People are processing last week’s election shocker in a million different ways, many of them involving large quantities of alcohol. But I swear I’ve read, heard, and been asked to explain one particular aspect of the vote at least a million times: How on God’s green earth did Hillary Clinton fail to win the support of white women?

The prevailing sense seems to be that Clinton was a candidate inexplicably, uncommonly unpalatable to this voting block. After all, women trend Democratic, right? Plus, this time around, there was a woman at the top of the Democratic ticket. And on top of that, Clinton’s opponent was a proudly vulgar, overtly misogynistic, self-proclaimed sexual predator. So what the hell happened with white women?

I’ll tell you what happened. Nothing. Not a damn thing. Yes, women generally trend Democratic. But white women—and there are still a lot of them in the U.S.—do not. They voted for Donald Trump for the same complicated set of reasons they consistently vote for other Republican presidential candidates; failing to win their support is a broad problem for Democrats, and not a specific failing of Hillary Clinton.

Indeed, far from losing white women by some noteworthy margin, Hillary pulled a slightly larger percentage of their vote (43 percent to Trump’s 53 percent) than Obama did against Romney (42 percent to 56 percent). The misogynistic Trump did worse among white women than George W. Bush did against John Kerry (55 percent to 44 percent). And even the bigger-than-Elvis rockstar Obama of 2008 lost white women to John McCain, 46 percent to 53 percent. In fact, Hillary did manage to peel away white, college-educated women from Trump—a group that actually went for Romney by 6 points in 2012.

Of course, you can slice and dice the white-women category however you like: married women, single women, lesbians, evangelicals, wiccans, thrice-married celebutante Chihuahua-breeders with breast implants and an allergy to gluten. But the overall white-woman gap in Republicans’ favor is what it is—and what it has been for several presidential cycles.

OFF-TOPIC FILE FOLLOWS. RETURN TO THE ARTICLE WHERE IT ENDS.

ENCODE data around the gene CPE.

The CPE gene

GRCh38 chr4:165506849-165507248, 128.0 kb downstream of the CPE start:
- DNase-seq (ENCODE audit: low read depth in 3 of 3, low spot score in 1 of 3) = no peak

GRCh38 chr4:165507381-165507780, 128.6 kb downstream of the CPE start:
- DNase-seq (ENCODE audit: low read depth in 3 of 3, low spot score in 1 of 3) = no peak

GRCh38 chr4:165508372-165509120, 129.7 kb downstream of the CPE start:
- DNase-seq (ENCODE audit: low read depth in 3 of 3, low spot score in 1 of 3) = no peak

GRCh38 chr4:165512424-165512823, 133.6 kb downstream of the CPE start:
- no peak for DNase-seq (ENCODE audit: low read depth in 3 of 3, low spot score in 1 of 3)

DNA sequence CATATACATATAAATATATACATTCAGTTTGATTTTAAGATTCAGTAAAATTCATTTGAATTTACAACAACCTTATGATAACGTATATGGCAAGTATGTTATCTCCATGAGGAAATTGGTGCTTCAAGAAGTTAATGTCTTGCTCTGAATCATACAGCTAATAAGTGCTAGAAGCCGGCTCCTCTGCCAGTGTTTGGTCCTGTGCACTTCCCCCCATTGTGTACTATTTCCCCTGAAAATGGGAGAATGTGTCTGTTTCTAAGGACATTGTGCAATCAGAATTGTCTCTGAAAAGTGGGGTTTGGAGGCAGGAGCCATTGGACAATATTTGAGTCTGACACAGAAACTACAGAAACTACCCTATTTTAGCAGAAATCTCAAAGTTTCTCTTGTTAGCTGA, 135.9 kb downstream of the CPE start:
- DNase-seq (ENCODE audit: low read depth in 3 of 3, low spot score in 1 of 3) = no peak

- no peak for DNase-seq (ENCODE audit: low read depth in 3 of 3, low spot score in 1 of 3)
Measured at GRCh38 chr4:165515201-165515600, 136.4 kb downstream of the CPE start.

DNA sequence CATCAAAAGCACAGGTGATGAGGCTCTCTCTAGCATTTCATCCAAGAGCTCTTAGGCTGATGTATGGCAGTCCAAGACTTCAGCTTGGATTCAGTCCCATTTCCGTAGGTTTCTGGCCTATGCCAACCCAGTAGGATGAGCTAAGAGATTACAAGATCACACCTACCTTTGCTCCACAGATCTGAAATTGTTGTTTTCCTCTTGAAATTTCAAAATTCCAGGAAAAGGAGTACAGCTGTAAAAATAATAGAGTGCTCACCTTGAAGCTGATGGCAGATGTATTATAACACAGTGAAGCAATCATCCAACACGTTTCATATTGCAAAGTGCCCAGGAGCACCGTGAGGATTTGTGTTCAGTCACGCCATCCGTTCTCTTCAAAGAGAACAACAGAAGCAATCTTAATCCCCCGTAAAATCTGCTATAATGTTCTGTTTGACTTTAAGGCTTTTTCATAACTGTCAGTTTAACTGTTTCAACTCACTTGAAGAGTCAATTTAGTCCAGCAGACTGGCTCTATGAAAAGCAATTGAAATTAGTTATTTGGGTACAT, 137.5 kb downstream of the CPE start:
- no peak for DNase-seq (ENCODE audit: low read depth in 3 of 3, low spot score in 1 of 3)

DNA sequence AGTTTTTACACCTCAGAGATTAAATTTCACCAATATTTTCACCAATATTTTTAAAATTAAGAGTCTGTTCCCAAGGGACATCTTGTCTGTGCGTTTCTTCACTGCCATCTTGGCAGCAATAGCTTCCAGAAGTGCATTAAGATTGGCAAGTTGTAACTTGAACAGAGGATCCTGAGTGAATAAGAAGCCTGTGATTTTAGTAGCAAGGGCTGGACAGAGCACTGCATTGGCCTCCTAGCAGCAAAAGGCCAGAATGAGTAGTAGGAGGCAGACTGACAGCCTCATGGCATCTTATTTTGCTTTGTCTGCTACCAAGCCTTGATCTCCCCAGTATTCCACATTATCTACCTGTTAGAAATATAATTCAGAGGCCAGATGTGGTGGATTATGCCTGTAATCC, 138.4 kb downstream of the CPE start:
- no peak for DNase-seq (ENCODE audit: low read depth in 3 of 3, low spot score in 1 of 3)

So what people are really asking isn’t as simple as, “Why didn’t white women go for Hillary?” It is the more complicated, “Why did Hillary fail to convince white women—who, in aggregate, typically vote Republican—to switch teams and back her instead?”

There are as many answers to that question as there are white chicks in America. But many of those reasons fall roughly into a couple of broad categories.

Most fundamentally, women voters are complicated. It is a cliché, because it is true. In terms of providing an electoral identity or sense of community, gender doesn’t get you very far. Sure, there are touchstone “women’s issues” that motivate many gals (including reproductive rights, paid family leave, and equal pay). But there are also plenty of women who are passionately pro-life or who don’t get as fired up about, say, child care as about taxes or immigration or national security.

Issues aside, what of Trump’s appalling statements about and mistreatment of women over the years? Even if white women vote Republican in an ordinary presidential cycle, Trump, to put it gently, was not an ordinary candidate.

This underscores another political reality: In hyperpolarized America, hard-core partisans—particularly those who have been out of power for several years—don’t switch teams over the personal shortcomings of their champion. Many Republican-base voters dug what Trump was selling in general, so they chose to overlook the icky personal behavior.